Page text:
Press "Enter" to skip to content

Study Finds Lack of Link Between Prices for Total Joint Arthroplasty and Hospital Quality

Share this:

A new study found substantial price variation for total joint arthroplasty (TJA) that is not accounted for by the quality of care, suggesting that a mismatch between price and quality exists. The study, published in Clinical Orthopaedics and Related Research journal, examined how prices insurers negotiate for TJA paid to a single, large health system vary across payer types, and whether mean prices insurers negotiate for TJA associated with hospital quality.

Researchers analyzed publicly available data from 22 hospitals in a single, large regional health system, four of which were excluded owing to incomplete quality information. They chose to use data from this single health system to minimize the confounding effects of between-hospital reputation or branding and geographic differences in the cost of providing care. This health system consists of large and small hospitals serving urban and rural populations, providing care for more than 3 million individuals. For each hospital, negotiated prices for TJA were classified into five payer types: commercial in-network, commercial out-of-network, Medicare Advantage (plans to which private insurers contract to provide Medicare benefits), Medicaid, and discounted cash pay. Traditional Medicare plans were not included because the prices are set statutorily, not negotiated. Researchers obtained hospital quality measures from the Centers for Medicare and Medicaid Services. Centers for Medicare and Medicaid Services quality measures included TJA-specific complication and readmission rates in addition to hospital-wide patient survey star rating (measure of patient care experience) and total performance scores (aggregate measure of clinical outcomes, safety, patient experience, process of care, and efficiency). They evaluated the association between the mean negotiated hospital prices and Centers for Medicare and Medicaid Services quality measures.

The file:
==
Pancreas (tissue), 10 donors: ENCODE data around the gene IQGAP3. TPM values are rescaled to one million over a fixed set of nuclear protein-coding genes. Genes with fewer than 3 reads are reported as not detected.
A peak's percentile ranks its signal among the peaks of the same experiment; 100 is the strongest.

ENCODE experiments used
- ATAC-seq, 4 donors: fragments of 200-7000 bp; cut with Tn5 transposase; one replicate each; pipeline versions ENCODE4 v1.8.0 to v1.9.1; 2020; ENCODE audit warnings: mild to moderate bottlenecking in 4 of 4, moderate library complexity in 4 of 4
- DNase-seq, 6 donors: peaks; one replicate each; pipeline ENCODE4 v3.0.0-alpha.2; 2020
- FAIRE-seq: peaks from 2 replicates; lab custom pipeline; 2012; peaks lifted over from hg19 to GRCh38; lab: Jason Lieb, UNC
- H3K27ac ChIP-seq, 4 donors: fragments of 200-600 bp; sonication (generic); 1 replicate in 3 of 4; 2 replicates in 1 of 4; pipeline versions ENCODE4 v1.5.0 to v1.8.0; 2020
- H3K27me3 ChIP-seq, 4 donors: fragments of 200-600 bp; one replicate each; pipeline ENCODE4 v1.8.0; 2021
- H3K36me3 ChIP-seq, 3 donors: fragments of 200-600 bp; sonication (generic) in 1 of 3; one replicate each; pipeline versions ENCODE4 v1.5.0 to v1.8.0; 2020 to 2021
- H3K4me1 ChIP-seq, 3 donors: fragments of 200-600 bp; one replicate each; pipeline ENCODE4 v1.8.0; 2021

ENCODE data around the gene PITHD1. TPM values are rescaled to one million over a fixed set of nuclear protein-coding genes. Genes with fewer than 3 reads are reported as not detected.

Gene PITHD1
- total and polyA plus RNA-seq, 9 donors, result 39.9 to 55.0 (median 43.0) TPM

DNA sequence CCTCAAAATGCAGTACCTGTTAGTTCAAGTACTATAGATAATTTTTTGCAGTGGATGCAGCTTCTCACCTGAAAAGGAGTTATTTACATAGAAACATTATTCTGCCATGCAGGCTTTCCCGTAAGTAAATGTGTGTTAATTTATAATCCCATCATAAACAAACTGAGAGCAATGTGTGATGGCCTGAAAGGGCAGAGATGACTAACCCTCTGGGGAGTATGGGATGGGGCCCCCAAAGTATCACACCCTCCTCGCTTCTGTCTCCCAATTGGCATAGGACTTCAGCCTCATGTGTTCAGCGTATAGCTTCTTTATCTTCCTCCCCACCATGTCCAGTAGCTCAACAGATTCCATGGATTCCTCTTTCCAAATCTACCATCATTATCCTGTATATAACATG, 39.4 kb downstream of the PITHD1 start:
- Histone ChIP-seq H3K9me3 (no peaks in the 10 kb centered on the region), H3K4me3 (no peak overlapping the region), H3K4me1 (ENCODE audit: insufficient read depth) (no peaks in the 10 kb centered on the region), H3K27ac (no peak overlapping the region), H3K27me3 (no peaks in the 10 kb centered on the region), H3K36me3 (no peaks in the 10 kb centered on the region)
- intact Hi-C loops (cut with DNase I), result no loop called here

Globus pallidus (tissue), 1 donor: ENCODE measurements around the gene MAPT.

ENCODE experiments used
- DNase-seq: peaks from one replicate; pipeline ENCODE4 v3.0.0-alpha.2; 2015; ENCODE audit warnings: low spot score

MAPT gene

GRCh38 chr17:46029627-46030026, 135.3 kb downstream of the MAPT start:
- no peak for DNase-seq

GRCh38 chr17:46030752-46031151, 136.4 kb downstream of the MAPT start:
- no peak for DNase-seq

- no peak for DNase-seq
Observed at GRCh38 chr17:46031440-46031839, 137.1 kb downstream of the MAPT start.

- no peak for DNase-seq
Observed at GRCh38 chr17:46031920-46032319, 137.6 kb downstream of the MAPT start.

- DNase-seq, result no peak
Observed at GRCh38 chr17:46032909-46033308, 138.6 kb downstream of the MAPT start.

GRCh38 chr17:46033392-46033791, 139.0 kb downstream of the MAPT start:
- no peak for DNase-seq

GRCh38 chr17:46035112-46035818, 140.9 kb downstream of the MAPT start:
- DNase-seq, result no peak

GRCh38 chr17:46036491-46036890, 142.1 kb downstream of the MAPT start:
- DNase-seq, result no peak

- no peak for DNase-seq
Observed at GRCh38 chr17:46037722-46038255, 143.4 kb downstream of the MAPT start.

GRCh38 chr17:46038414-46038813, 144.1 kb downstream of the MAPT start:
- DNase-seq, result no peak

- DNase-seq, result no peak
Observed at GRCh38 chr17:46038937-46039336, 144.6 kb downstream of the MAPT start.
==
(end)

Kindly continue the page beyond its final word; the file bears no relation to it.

Researchers concluded efforts to better match the quality of care with negotiated prices such as matched quality and price reporting mechanisms, which have been shown to increase the likelihood of choosing higher-value care in TJA, could improve the value of care.

Read more:

Share this: